Your Lying Eyes

Dedicated to uncovering the truth that stands naked before your lying eyes.

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29 August 2008

Trouble Ahead for Obama?

Once the glow of the coronation fades sometime next week, there's a bit of reality that will soon confront Obama and he will not be able to squirm his way out of it. I'm talking about the revelations about Obama's close working relationship with far-left former terrorist Bill Ayers. National Review's Stanley Kurtz and other reporters have been investigating it, and the Obama camp has been playing Bolshevik-style hardball in trying to suppress the story. It won't work. Obama needs to confront the reality head on and defuse it before it gains Swiftboat-like momentum. (A Chicago radio appearance can be heard here).

The reality is, as Steve Sailer has repeatedly pointed out (here's his latest - the Chicago Way), is that Obama was involved with very far-left, anti-American groups during his days as a community organizer - people with the types of ideologies that horrify the typical undecided American voter. (The very job of "community organizer" is no doubt anathema to the average American. What this job entails is getting a bunch of people in the ghetto to protest some local business, institution or program until such enterprise agrees to toss some money the organizer's way - essentially, it's a bureaucratic shakedown artist.)

My own guess is that Obama is not particularly ideological but is single-mindedly interested in the wonderfulness that is Barack Obama. He's probably just as comfortable with Bill Ayers and Rev. Wright as he is with William Perry and Ben Bernanke. These are all people who can help him achieve his goals - whether it's achieving name recognition in Chicago or respectability in the black community or formulating foreign policy or managing the economy - who cares about what the ideas are - it's how the ideas make you look good at the time.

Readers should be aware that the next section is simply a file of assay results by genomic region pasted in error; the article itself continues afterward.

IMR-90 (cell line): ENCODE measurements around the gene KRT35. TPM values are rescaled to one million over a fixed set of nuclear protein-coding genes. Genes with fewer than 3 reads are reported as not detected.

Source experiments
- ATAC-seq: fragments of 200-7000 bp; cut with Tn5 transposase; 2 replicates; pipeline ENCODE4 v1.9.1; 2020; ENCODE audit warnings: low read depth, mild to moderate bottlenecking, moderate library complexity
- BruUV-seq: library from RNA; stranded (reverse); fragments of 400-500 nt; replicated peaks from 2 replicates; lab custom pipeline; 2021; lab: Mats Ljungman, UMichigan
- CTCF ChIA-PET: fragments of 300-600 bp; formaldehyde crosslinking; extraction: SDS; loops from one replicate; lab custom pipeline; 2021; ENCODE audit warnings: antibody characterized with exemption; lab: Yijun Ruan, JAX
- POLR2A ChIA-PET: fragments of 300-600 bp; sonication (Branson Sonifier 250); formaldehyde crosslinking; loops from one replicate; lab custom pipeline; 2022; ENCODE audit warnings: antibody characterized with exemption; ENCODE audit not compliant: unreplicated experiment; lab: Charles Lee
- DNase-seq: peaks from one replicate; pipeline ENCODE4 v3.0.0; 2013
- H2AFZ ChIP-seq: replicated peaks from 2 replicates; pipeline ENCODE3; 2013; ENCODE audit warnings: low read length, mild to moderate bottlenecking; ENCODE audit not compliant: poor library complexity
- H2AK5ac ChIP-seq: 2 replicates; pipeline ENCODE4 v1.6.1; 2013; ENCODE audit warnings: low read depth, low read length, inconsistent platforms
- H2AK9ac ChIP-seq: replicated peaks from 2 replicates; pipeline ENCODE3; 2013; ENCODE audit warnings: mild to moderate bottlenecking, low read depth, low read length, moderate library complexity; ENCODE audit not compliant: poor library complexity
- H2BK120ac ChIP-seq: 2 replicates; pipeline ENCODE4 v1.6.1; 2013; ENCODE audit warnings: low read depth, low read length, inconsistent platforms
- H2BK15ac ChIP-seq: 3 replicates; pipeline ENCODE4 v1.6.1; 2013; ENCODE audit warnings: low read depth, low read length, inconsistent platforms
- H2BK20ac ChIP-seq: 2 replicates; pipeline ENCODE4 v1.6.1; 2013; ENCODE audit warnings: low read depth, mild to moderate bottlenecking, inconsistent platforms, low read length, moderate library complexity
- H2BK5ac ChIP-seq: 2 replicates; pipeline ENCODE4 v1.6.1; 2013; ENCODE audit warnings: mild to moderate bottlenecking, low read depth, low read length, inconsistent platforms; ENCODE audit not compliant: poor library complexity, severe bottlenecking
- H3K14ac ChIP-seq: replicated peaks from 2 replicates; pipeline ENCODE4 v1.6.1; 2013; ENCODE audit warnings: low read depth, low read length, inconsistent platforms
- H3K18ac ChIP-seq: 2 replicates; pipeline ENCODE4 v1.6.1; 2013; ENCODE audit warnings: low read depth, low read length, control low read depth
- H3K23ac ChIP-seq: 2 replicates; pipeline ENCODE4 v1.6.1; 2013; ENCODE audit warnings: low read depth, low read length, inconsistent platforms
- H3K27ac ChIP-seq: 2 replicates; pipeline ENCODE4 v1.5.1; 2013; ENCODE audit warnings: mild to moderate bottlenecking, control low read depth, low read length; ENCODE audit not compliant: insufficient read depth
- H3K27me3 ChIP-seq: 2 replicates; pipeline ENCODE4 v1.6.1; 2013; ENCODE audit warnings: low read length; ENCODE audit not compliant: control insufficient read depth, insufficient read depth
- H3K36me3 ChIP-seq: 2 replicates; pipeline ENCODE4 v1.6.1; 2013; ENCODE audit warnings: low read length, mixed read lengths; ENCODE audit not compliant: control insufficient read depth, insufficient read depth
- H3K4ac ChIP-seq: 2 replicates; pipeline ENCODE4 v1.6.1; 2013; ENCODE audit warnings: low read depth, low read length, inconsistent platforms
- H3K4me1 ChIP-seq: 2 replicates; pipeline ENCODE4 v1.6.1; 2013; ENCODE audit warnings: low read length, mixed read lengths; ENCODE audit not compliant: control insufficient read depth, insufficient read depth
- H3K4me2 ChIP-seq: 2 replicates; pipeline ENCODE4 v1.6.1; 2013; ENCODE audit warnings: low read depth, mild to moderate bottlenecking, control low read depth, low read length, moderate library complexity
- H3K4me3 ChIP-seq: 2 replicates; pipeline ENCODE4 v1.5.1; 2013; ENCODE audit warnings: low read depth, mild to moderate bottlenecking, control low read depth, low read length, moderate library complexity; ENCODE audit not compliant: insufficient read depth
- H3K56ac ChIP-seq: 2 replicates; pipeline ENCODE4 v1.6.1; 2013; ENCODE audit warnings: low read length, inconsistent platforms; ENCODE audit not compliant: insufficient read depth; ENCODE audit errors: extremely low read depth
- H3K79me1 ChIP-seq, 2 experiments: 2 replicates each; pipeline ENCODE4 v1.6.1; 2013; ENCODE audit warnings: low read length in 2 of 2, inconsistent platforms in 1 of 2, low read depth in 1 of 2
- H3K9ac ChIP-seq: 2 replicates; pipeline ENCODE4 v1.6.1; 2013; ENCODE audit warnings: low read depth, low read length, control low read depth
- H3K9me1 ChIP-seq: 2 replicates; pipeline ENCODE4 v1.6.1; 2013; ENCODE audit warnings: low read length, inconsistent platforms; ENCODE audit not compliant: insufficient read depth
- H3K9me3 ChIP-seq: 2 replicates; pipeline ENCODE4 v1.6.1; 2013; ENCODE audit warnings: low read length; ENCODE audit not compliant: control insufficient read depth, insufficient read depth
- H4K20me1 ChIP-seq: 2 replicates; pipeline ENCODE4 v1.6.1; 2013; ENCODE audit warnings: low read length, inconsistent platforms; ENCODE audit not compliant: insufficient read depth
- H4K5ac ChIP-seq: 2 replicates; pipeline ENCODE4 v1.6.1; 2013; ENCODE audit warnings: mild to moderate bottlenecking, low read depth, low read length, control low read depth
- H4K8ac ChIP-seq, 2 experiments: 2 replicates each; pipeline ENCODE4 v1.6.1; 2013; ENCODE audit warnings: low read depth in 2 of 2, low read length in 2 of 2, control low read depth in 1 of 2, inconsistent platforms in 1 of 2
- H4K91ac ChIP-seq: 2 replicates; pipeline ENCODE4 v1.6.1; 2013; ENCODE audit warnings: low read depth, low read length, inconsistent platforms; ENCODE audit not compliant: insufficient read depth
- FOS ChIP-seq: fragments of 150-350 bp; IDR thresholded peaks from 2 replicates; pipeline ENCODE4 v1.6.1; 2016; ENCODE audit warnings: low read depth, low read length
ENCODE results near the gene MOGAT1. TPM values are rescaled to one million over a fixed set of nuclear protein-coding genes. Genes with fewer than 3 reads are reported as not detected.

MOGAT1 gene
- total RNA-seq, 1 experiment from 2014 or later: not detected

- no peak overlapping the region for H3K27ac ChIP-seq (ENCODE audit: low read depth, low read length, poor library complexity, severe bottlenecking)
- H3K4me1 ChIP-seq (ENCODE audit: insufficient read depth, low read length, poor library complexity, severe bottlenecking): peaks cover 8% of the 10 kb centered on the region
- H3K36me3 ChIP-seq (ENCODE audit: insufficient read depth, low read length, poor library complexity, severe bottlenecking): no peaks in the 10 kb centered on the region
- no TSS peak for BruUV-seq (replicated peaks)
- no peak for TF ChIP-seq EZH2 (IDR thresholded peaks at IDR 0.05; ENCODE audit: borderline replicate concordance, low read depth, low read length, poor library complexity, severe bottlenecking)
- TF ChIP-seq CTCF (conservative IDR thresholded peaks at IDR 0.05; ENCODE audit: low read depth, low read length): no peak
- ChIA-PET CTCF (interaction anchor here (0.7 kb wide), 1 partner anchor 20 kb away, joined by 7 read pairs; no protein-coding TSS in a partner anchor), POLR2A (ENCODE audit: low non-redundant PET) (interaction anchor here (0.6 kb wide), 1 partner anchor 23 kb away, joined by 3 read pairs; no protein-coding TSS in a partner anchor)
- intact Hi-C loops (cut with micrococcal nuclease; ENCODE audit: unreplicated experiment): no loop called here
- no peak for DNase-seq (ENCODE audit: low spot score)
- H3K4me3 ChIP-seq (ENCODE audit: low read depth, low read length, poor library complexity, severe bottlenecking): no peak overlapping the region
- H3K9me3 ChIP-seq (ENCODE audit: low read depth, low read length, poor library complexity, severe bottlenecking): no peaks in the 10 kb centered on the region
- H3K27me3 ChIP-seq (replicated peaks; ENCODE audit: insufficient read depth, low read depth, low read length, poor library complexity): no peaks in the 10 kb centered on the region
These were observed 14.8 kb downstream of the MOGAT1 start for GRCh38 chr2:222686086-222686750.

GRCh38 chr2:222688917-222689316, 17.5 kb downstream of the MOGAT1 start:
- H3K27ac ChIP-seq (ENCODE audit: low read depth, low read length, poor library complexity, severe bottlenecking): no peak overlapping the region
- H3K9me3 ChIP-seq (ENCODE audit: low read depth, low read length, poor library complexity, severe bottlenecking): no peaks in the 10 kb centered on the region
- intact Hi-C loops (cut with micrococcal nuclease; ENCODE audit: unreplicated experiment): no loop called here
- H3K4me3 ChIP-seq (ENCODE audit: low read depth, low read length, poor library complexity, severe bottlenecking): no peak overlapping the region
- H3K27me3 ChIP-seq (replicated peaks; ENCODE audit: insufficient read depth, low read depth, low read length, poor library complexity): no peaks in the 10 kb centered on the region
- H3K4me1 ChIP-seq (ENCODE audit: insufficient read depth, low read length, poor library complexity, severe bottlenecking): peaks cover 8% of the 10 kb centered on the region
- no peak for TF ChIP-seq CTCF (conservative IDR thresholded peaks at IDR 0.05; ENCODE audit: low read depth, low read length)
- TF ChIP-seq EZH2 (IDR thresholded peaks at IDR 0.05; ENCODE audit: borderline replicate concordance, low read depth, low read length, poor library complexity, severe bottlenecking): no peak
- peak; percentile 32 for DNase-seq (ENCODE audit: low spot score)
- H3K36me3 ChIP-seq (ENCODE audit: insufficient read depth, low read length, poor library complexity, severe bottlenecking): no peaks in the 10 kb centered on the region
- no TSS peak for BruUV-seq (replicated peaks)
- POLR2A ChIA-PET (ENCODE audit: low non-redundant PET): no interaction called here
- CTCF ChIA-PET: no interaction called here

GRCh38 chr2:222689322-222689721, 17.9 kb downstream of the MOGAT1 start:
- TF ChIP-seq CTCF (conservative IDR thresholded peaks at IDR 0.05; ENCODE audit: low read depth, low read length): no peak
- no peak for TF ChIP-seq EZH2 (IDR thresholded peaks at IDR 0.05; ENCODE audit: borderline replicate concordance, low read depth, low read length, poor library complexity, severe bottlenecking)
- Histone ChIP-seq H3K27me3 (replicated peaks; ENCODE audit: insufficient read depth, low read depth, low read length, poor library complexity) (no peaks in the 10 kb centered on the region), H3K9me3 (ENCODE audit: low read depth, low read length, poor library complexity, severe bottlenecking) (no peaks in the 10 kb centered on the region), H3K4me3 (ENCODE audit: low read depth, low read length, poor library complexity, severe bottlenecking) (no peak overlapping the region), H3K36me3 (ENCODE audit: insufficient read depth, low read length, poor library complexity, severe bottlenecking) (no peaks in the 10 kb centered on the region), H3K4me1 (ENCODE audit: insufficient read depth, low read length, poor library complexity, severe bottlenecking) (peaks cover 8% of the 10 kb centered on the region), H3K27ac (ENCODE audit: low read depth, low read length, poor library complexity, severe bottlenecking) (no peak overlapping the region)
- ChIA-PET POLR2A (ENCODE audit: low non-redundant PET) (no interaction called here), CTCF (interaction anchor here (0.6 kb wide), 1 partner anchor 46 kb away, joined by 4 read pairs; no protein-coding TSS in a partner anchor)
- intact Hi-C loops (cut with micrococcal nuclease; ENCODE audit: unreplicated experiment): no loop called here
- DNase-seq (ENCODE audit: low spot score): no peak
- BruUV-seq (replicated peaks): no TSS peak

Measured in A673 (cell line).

So here's how Obama should deal with this gathering storm:
I came to Chicago because I saw an opportunity to do something with my life other than making money on Wall Street. I wanted to help change things, to do something about [insert Obama-esque blah-blah-blah here]. But I couldn't do it on my own, and there were many others who had their own ideas, people who were there before me. Some of these people had some pretty far-out ideas, and were pretty way out there politically.

But if I wanted to accomplish anything, I had to work with these people. I wasn't much interested in their radical notions or their left-wing ideology - I was interested in helping single mothers find work, to...[insert more standard sob stories here]. No, I don't embrace the anti-American sentiments I found then - I reject them and all they represent. But I also reject the notion that we can accomplish great things without working with others, others with whom we may not always agree, others whose ideas we may at times find objectionable. We've had 8 years of those failed policies [insert tiresome litany of Bush failures here].
It's probably mostly bullshit, but it's a lot better than acting like the second-coming of Goebbels.

The Speech

For awhile there, I thought Barack might screw up big time - with all the huge buildup of expectations, he was doing little more than presenting a litany of standard Democrat whines (followed shortly with an attack on Phil Gramm's "nation of whiners" faux-pas - I wondered if anyone else heard the irony in that). He seemed to be stumbling a bit reading the text and on the verge of almost breaking down at some points as he struggled with the words. But then he got past the sob-story section and lit into the loss of American jobs overseas and the erosion of our manufacturing base with a powerful call for reversing that trend, and the speech started to turn around.